A FUND’S LIFE CYCLE—CREATING VALUE AT EVERY STAGE
CSC streamlines transactions and back-office support for asset managers through every stage of a fund’s life cycle. CSC’s Drew McMahon, associate director of U.S. Fund Services, and Ciela McDevitt, Global Financial Markets (GFM) corporate solutions manager, will review how you can optimize fund operations across the life cycle.LEARN MORE
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The session will include:
Stages of fund’s life cycle
Checklist for the operational efficiencies at every stage
Fund launch—formation through capital raise
Investor onboarding—AML/KYC, and other considerations
Growth and acquisition—best practices for entity maintenance and local compliance
Investment and portfolio management—M&A escrow agent, loan agent, independent directors, and qualified custodian
Realization and liquidation—roles of a liquidating trustee and disbursing agent
Disclaimer: Please be advised that this recorded webinar has been edited from its original format, which may have included a product demo. To set up a live demo or to request more information, please complete the form to the right. Or if you are currently not on CSC Global, there is a link to the website in the description of this video. Thank you.
Christy: Hello, everyone, and welcome to today's webinar, "A Fund's Life Cycle – Creating Value at Every Stage." My name is Christy DeMaio Ziegler, and I will be your moderator.
Joining us today are Drew McMahon and Ciela McDevitt. Drew is the associate director of Fund Services for CSC Global Financial Markets and focuses on business development for the U.S. fund administration business. Ciela is a corporate solutions manager for the Corporate Legal Solutions Division of CSC and has over 17 years of experience. Ciela is responsible for customer satisfaction, technology training, and new services.
And with that, let's welcome Drew and Ciela.
Ciela: Christy, thank you so much for the introduction. Some of our resources were quite a mouthful, but you got through them perfectly. Well done.
Ciela: Am I doing the introduction for Drew and I today? Oh, no, you just did it. I'm so sorry. Let me introduce . . .
Christy: Ciela, it's all you. You got it.
Ciela: Anyway, to our attendees, thank you so much for joining us today. We really appreciate it. Sorry for that mental slip there.
So this is our headquarters building, which is where I'm presenting today and a piece of our history. We've been around since 1899, servicing trusts and entities which evolved into our fund and special purpose vehicle services. So we really thrive within the nooks and crannies of a private fund.
So super excited to present all of this information today and to hear from you. We're going to have some polling questions and live Q&A at the end. You know, some of the topics we're going to cover could be a whole webinar within themselves, so would love to have your participation just to find out what you'd like to learn more about.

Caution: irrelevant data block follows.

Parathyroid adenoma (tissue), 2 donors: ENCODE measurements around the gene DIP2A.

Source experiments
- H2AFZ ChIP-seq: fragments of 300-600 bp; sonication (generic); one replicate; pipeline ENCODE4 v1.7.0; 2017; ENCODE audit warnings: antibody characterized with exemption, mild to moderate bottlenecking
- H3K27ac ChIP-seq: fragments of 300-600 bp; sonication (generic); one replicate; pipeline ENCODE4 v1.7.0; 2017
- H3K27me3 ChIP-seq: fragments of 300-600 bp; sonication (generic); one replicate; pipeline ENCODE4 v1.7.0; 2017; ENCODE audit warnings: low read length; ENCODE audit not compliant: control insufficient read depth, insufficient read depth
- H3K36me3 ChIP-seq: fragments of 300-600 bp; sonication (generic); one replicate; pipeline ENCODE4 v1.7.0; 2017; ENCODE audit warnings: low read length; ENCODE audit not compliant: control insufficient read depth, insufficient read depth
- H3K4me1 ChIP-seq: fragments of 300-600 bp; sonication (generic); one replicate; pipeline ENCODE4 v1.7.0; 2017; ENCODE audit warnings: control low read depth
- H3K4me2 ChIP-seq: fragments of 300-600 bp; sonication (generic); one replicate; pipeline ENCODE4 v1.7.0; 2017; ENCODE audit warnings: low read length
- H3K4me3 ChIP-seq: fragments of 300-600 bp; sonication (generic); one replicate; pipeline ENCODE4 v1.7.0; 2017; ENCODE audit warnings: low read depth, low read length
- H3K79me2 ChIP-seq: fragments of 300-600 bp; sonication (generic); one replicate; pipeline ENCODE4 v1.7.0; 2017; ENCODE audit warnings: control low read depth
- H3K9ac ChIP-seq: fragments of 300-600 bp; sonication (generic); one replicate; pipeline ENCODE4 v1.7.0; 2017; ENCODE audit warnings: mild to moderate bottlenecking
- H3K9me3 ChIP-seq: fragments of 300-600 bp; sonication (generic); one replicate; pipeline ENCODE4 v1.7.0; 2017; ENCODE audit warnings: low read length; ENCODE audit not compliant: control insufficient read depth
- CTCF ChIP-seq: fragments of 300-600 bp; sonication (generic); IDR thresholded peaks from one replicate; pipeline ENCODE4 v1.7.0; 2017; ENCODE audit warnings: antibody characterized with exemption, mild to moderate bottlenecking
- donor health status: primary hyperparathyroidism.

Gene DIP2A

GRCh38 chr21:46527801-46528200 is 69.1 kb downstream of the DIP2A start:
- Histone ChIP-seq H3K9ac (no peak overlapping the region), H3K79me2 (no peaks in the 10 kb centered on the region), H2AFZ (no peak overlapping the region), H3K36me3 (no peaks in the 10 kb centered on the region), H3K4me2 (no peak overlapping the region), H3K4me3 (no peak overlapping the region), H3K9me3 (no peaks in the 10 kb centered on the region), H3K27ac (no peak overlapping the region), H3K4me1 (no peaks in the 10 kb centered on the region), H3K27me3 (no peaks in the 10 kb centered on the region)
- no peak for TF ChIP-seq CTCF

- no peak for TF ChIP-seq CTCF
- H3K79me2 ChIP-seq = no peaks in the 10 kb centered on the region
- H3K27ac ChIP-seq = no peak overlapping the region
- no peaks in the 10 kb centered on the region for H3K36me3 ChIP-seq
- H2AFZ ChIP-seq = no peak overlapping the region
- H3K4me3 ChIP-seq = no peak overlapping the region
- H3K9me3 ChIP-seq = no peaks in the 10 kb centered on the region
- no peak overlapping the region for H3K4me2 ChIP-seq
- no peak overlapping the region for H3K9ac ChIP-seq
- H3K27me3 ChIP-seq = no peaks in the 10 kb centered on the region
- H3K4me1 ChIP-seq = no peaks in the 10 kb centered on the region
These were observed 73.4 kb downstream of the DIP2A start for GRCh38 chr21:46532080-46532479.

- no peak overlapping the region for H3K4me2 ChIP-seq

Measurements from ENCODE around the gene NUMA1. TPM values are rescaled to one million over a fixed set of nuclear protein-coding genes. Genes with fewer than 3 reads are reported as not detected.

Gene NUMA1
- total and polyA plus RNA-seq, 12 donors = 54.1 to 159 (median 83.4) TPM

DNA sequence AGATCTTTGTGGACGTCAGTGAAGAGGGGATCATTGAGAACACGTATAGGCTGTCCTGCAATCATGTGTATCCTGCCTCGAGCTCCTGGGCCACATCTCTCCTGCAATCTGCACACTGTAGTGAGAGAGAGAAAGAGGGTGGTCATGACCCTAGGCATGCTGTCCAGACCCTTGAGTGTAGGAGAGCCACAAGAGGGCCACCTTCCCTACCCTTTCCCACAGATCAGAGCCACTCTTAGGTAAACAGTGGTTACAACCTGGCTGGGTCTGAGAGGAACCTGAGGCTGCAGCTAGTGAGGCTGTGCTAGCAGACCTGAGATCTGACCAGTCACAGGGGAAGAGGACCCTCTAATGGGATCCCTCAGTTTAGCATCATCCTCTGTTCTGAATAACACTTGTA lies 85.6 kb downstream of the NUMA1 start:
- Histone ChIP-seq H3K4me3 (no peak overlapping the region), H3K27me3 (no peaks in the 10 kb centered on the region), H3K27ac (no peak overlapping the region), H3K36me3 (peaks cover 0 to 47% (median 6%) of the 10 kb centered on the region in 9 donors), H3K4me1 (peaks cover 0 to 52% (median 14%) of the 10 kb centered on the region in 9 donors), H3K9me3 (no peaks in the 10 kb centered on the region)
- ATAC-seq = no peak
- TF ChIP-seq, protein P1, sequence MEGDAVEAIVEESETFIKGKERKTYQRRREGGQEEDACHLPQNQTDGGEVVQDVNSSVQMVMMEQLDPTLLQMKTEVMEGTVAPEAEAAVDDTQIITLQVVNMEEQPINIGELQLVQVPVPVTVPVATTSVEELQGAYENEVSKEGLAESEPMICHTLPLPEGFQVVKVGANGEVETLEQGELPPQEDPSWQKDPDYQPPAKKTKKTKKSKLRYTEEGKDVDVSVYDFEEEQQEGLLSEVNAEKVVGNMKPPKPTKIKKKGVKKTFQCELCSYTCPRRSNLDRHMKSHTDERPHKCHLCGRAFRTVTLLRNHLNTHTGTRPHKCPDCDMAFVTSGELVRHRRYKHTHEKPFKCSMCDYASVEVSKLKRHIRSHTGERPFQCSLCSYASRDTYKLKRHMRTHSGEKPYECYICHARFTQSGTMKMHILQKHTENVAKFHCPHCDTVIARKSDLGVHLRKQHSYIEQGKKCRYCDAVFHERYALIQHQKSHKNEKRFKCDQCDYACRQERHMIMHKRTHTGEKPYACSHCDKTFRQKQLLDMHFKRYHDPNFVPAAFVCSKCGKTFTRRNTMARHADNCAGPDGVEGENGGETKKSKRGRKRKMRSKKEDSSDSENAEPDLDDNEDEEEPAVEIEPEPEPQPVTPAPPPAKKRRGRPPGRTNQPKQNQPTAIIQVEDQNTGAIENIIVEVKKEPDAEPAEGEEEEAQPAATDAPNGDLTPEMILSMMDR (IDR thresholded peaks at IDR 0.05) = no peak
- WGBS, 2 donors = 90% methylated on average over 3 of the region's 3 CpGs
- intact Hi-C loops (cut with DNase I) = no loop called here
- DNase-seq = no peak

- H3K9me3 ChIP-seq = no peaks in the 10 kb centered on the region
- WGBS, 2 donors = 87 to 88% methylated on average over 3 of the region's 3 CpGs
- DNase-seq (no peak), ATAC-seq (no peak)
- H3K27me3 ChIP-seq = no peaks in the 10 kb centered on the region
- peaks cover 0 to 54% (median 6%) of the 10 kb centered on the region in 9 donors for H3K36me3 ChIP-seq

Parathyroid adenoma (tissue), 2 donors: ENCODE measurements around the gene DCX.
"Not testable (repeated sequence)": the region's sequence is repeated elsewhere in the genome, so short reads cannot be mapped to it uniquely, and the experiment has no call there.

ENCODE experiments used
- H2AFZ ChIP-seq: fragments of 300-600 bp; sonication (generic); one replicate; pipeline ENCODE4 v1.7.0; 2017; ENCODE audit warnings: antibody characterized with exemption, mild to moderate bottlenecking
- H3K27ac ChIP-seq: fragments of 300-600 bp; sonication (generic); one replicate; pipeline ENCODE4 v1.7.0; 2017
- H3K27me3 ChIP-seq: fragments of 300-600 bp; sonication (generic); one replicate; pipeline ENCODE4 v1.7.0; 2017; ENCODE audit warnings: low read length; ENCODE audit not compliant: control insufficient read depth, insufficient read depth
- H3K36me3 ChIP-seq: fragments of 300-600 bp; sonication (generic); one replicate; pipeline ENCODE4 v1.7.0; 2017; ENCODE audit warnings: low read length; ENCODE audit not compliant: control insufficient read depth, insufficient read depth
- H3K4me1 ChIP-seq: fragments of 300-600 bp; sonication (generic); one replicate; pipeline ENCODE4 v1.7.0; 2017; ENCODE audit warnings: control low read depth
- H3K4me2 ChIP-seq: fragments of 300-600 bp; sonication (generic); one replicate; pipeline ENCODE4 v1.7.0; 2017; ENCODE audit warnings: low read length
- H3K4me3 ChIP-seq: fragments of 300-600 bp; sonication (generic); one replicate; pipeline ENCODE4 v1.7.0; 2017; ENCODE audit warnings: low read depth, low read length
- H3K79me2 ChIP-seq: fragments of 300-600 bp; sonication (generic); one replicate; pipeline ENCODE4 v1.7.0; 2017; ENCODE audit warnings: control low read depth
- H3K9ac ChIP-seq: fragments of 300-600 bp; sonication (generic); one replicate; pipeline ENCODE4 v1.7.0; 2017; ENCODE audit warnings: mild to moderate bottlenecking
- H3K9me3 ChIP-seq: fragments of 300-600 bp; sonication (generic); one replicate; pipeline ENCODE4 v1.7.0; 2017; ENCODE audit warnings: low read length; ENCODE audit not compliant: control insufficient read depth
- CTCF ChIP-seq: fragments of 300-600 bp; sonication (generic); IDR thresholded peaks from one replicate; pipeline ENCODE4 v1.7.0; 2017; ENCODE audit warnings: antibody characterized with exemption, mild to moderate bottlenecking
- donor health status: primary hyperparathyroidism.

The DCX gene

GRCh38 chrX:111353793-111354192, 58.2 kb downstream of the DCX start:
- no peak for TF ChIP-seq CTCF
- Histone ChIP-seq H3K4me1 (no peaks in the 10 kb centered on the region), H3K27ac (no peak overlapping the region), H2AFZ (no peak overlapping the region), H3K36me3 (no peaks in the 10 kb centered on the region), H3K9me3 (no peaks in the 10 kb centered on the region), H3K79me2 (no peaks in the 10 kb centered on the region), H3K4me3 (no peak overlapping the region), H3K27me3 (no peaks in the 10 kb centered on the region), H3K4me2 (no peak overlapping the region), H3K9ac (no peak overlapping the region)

And if you are thinking that our landscaping looks a little wild, it is. CSC installed all native plants and grasses to support local birds and pollinators, which is one of the many reasons why I love working here.
So here's who we serve. CSC works with over 10,000 legal professionals and law firms, over 3,000 financial market clients. We work with over 180,000 corporate clients, and that's all the way from small businesses up to 90% of the Fortune 5. We have been awarded top workplace many, many times across many states, which is something we're really proud of. Like myself, I've been here for 17 years. We have a really expert team because it's a great place to work and people stick around.
Drew: Thanks, Ciela. As Ciela said, you know, CSC we work with about 3,000 financial markets customers. Really what we do is provide specialized administrative solutions for really the middle and back office of private funds. So we work with a number of different alternative investment firms, like private equity, venture capital, private debt, real estate, and infrastructure funds. But really we can provide solutions at the fund level up top but also down at the portfolio company level, really working with a lot of capital markets participants.
In addition to kind of the typical fund structure, we do also offer some of these transactional support services directly to corporate clients that maybe aren't part of a fund or don't have a financial sponsor. But for today's purposes, we are going to focus on the fund life cycle and really how fund managers can maximize efficiencies with their operations.
So for the agenda today, like I said, we will go over the fund life cycle, which we break down into four distinct phases, and then we'll go over the operational needs that arise with each stage and really how proper planning and working with the right vendors can help fund managers really create operational efficiencies and equally as important, if not more important, avoid a lot of operational pitfalls that can trouble closing an investment or provide proper reporting to investors.
You know, with a lot of things in this industry, there's a lot of jargon for different services. So Ciela and I will be sure to define certain key terms to make sure everyone is on the same page. And finally, at the end of this, we will have Q&A, where we can respond to your questions live.